In summary, in more than 90% of all cases it was possible to detect the point heteroplasmic state by the basecall and search algorithms provided by the analysis software. Thus, the implementation of quality values can be a very useful tool for semi-automated detection of point heteroplasmies, provided that the overall sequence quality is high. For low quality sequences, in this case for sequences with a very high sequence background, the detection of low level heteroplasmy is nearly impossible [33].

However, a visual check of the entire sequence remains to be of great importance in order to address low level point heteroplasmy and in order to confirm the programme-based recommendation of the haplotype. However, the identification of point heteroplasmy with the aid of quality values could be facilitated and could hence be standardized for forensic mtDNA sequence analysis.

Comparison to previous studies

In recent years, two studies on the heredity of mitochondrial heteroplasmy have contributed much to the understanding of mtDNA sequence variation in forensic investigations [21, 22]. The aim of this study was to extend the body of acquired knowledge by analyzing the entire mitochondrial control region, which offered the possibility to target highly variable polymorphisms outside HV1/HV2, for example T16519C, the HV3 (AC)n STR, and the C-stretch on the 3’-end of the CR. As a matter of fact, 3 out of 13 discordant mother-offspring haplotypes were caused by heteroplasmic substitutions in these regions. Although accurate estimates of the proportion of minor variants in C-stretches could not be drawn from direct sequence analyses, the sample size in the current study enabled an overview of the frequency of intergenerational heteroplasmic substitutions and thus allowed further inspection of the mechanisms of the assumed mitochondrial genetic bottleneck.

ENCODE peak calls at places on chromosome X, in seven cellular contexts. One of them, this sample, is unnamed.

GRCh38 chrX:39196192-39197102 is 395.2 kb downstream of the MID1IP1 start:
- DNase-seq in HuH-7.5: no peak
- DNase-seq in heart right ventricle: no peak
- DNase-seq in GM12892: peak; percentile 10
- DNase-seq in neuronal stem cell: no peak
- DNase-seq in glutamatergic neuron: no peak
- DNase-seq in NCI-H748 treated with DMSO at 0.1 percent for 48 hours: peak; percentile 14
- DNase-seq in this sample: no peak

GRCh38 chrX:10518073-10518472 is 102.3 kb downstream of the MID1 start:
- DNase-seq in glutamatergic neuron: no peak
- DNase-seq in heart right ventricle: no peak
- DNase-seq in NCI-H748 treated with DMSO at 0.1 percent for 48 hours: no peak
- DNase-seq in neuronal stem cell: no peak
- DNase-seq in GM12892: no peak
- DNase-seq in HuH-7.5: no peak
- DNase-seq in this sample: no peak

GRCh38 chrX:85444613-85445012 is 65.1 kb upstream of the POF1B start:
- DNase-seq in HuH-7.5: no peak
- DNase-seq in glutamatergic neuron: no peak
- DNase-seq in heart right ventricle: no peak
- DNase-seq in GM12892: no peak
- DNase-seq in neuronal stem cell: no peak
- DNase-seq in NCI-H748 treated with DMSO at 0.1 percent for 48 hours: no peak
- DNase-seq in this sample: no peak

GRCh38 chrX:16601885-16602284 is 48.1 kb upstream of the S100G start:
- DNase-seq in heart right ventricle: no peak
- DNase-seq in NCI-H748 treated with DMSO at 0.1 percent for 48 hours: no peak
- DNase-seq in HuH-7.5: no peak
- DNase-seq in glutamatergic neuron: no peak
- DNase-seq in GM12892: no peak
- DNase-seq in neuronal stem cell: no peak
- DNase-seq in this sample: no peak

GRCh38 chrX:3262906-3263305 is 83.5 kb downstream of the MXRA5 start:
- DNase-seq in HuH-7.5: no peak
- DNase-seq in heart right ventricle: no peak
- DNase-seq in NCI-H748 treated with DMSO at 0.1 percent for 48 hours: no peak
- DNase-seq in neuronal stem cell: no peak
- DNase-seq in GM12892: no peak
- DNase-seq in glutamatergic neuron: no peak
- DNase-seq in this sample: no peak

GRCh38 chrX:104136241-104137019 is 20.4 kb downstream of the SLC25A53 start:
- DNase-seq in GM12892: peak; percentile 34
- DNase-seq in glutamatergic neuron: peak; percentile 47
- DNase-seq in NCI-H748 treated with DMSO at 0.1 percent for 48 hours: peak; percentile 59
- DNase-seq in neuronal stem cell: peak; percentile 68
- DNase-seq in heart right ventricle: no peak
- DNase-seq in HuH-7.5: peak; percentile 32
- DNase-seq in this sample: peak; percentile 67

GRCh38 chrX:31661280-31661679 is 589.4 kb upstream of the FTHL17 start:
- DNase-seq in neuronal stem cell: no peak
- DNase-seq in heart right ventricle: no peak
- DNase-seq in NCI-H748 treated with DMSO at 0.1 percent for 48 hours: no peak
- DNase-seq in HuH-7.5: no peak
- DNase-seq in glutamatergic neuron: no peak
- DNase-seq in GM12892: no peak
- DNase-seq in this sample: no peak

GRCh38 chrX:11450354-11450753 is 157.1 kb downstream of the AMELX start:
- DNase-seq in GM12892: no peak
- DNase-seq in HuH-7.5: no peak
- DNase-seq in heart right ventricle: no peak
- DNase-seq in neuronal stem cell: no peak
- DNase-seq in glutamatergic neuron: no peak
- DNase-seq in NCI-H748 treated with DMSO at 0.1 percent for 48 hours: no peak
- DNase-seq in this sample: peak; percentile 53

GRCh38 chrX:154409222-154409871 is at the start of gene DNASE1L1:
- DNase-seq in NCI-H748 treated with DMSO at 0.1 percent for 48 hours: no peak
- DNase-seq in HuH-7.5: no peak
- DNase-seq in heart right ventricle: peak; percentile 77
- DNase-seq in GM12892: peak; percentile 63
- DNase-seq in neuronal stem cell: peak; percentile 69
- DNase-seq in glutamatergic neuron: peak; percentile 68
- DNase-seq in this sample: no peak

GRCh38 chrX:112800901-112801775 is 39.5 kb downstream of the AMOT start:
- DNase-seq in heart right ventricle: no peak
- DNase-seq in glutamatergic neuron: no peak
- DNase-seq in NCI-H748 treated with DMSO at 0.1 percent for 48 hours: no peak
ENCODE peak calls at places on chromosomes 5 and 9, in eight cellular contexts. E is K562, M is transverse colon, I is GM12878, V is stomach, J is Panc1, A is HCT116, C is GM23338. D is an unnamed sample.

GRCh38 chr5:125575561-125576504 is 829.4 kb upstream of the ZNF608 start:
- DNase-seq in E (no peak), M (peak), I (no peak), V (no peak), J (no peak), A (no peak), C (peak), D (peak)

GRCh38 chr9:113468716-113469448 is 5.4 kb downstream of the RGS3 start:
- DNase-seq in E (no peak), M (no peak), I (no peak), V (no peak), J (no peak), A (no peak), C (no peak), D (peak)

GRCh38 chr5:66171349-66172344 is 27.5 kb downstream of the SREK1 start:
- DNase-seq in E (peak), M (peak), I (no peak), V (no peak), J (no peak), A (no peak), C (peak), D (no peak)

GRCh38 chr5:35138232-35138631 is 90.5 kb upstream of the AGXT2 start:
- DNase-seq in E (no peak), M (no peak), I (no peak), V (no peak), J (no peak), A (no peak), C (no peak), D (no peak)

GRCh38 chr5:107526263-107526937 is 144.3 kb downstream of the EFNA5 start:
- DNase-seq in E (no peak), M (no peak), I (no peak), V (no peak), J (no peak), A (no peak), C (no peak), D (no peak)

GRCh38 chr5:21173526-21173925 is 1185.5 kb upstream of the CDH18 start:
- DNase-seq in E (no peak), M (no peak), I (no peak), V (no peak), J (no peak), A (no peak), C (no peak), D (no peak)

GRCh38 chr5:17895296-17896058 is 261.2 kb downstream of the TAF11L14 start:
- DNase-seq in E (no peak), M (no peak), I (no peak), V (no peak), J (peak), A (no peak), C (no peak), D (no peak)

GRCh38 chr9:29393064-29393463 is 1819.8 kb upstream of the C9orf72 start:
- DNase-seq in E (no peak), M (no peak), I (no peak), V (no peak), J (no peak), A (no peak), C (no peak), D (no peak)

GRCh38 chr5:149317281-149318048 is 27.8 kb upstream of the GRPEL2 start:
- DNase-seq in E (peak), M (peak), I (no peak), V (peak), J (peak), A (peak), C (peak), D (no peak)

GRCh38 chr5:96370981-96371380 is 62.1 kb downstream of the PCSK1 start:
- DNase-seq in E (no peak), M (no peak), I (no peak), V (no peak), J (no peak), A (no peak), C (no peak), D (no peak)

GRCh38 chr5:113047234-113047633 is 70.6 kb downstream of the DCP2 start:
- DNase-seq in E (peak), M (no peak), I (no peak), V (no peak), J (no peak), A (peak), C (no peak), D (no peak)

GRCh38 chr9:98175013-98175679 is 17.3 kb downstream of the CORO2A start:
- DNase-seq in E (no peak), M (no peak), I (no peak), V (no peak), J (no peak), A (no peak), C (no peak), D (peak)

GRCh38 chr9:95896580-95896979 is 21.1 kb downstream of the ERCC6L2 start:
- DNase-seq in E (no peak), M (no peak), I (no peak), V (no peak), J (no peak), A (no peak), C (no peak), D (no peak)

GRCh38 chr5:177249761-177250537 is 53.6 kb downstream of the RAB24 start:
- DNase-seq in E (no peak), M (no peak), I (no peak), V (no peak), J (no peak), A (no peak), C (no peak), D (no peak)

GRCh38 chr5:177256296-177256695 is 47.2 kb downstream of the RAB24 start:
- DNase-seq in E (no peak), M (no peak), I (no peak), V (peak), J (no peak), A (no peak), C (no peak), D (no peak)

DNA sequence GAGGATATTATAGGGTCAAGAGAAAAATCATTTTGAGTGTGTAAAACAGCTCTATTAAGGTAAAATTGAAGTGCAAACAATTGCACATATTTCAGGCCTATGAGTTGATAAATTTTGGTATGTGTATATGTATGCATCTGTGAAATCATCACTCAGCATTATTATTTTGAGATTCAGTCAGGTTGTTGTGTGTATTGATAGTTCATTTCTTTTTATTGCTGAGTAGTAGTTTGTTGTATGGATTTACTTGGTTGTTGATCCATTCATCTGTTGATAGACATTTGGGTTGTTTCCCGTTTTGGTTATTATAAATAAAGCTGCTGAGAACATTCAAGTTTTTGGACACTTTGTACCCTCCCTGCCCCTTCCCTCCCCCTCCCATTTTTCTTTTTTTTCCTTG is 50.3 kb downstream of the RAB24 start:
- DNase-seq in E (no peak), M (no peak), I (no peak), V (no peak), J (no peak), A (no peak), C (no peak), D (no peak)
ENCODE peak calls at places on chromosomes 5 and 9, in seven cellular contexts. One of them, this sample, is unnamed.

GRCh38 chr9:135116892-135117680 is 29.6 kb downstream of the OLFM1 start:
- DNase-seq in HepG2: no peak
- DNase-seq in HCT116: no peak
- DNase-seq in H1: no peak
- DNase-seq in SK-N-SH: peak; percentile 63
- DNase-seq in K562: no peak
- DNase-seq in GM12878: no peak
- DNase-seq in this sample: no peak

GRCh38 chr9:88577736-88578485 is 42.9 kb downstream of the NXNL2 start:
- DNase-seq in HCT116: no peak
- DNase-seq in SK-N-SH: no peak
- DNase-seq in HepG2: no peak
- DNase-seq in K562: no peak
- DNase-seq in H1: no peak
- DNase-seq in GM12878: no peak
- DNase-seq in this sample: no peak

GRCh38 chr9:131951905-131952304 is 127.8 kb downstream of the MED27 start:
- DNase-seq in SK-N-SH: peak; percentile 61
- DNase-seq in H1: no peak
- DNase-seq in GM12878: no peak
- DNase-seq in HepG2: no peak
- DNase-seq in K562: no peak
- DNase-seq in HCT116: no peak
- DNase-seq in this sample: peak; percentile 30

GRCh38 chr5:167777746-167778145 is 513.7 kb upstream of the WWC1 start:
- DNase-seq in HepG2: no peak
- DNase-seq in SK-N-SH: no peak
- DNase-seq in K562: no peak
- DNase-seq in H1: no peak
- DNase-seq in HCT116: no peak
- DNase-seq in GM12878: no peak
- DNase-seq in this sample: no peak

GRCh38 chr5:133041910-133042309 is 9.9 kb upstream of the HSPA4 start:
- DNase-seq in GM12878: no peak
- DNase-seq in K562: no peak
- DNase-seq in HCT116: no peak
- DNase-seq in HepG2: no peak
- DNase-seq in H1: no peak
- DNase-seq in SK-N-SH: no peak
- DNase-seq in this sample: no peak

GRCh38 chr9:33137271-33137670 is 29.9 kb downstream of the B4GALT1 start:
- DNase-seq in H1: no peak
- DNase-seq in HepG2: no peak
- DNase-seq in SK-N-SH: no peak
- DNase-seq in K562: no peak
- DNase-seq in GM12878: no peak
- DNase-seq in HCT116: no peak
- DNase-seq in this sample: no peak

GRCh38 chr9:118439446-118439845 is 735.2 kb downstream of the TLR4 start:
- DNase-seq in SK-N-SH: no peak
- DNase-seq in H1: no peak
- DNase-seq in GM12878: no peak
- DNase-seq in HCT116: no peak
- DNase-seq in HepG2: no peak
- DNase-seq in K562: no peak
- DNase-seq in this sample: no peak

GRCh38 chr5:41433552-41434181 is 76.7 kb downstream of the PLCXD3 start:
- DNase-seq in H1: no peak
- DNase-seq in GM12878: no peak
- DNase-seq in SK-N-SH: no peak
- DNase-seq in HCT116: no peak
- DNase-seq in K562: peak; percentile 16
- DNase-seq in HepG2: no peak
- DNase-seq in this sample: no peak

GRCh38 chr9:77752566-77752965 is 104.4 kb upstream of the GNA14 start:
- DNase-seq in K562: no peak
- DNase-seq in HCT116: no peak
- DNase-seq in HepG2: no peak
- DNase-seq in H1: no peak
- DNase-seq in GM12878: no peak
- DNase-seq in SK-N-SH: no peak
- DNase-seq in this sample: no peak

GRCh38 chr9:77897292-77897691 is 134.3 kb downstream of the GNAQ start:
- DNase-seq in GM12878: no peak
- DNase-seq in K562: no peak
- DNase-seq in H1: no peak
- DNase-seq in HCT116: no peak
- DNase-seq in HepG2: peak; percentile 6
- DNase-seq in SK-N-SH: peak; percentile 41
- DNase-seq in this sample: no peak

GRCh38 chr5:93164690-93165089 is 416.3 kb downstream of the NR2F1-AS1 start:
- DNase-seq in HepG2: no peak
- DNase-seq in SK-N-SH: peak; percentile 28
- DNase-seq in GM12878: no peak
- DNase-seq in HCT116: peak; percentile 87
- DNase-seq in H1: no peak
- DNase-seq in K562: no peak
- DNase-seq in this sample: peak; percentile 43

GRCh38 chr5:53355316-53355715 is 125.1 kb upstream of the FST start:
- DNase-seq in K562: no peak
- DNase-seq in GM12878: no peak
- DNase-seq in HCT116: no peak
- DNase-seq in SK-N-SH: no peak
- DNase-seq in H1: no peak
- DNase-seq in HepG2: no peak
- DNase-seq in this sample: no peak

Acknowledgements

The authors would like to thank Cordula Eichmann and Anna König (Institute of Legal Medicine, University of Innsbruck, Austria) for valuable discussion.

Copyright information

© Springer-Verlag 2004